This blog post focuses on how to estimate a linear probability model with contingent valuation data.
The Deepwater Horizon CV study
For this blog post, I will be using data from the CV study on the Deepwater Horizon oil spill, which was published in 2017
Oil spills generally involve not only loss of use values, but also loss of nonuse values. Nonuse value losses exist if respondents attach value to a resource just from knowing it exists. Respondents are neither direct or indirect users of the resource. In such cases, contingent valuation or other stated preference methods are well-suited to estimate losses in value.
In the Deepwater Horizon study, a random sample of American citizens were presented with a program to prevent oil spill damages in the next 15 years. Then they were asked to vote for or against this program, given a mandatory increase in taxes. By analyzing people’s choices, the researchers were able to estimate a lower-bound WTP per household of $136 for a smaller set of damages, and $153 for a larger set of damages.
If you want to follow this tutorial by using the same data, feel free to download it by clicking “Main and Non-Response Follow-Up Survey Data“. This is a zip file that includes a Stata datafile and an Excel file. Please save one of these as a csv file, so we can use R to analyze it.
Elicitation Formats in Contingent Valuation Studies
Contingent valuation studies may elicit the WTP using different types of questions. Practicioners can use open-ended questions or a payment card, which results in a continuous variable, or a referendum question, which yields a binary variable. In a referendum question, a respondent is asked if (s)he is willing to pay a given amount in a certain amount of time to get the environmental good (or prevent some environmental damages). The respondent either says yes or no, which yields a binary dependent variable. This is the type of data I will be using in this blog post.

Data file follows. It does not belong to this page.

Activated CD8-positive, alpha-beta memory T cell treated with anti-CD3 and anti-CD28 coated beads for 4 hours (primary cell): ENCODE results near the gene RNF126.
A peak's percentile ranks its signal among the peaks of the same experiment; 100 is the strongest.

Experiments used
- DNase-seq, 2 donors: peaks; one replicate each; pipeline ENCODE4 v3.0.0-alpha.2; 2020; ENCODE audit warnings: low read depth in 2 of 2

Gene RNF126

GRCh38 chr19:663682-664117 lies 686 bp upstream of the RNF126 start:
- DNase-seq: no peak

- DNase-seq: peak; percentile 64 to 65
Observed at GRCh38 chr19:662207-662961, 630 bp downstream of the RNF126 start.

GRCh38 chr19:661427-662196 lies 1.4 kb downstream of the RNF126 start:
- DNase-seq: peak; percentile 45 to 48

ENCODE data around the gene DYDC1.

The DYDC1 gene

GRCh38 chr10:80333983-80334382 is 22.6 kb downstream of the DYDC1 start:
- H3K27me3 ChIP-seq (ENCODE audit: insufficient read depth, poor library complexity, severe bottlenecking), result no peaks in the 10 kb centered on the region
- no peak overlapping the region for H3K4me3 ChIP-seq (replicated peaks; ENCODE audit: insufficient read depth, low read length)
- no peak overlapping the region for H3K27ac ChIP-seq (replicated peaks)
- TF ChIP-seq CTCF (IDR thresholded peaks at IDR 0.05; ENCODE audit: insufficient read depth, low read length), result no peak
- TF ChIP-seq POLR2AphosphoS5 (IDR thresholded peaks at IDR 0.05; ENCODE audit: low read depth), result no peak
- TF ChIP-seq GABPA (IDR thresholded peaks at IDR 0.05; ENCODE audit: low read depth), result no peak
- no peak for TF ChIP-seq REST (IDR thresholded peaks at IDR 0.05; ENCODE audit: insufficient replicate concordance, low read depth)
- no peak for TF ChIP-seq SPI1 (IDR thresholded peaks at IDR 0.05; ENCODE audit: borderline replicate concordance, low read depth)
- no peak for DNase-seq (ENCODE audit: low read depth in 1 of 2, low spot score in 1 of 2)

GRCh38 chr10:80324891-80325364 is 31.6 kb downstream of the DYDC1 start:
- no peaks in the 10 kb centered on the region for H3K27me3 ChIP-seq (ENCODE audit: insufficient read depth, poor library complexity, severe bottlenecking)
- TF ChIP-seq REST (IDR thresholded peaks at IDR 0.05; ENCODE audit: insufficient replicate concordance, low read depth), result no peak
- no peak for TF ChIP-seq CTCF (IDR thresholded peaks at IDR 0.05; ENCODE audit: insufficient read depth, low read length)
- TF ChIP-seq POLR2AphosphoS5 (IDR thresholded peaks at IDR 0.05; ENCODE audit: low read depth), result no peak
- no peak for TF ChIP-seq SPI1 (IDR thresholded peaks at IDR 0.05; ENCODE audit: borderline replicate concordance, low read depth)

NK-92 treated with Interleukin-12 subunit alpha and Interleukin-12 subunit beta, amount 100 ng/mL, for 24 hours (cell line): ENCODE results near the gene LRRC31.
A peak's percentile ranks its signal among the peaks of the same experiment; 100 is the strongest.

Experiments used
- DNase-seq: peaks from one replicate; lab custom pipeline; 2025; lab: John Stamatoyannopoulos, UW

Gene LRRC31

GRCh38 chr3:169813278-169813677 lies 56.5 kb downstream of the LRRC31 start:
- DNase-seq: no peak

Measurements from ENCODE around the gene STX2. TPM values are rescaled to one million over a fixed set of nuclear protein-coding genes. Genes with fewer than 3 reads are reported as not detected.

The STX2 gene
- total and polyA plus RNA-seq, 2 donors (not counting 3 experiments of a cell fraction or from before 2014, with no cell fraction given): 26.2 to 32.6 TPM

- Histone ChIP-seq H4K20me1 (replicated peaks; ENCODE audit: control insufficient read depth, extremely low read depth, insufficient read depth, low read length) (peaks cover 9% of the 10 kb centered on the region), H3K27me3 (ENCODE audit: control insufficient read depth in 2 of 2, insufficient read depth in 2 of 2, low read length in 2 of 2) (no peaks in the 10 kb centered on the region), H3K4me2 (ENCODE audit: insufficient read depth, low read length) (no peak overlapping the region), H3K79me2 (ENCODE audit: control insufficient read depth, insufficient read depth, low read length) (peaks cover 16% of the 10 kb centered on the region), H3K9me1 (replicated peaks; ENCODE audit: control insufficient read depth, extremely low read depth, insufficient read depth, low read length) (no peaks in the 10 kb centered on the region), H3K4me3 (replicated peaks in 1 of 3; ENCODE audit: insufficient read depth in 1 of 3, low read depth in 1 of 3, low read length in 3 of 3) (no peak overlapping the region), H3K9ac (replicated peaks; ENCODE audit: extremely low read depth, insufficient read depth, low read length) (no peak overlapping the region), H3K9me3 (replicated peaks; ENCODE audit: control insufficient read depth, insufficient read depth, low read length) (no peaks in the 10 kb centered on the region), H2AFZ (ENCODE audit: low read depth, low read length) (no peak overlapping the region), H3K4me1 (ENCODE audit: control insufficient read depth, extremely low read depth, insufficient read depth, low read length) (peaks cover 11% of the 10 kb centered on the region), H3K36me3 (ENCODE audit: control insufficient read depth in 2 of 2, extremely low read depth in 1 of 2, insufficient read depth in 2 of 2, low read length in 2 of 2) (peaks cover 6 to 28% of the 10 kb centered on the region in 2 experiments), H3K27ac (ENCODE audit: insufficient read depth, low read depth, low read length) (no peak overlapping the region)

This is how this question looked like in the Deepwater Horizon study:
Usually, the “Vote” binary variable is coded as a 1 if the respondent is willing to pay a given monetary amount to obtain an environmental good/service (or avoid a set of damages), and coded as a 0 if the respondent is not willing to pay the same amount. Hence, I am rather estimating the probability of answering yes to this question, rather than a marginal effect on a continuous variable.
One can use different models to analyze this variable. Some of the most well-known are the probit and logit models. Instead, I will use the linear probability model as a first step to analyze binary data. That is because I want to replicate the results here.
Estimating a Linear Probability Model
The linear probability model is a simple linear regression model with a binary variable as its dependent variable. The estimated coefficients are best interpreted the impact in observing the dependent variable as a success (where success is defined as Y=1) due to a marginal change in one independent variable, ceteris paribus. Because this is a linear regression model, the standard lm function in R is all we need to estimate a linear probability model.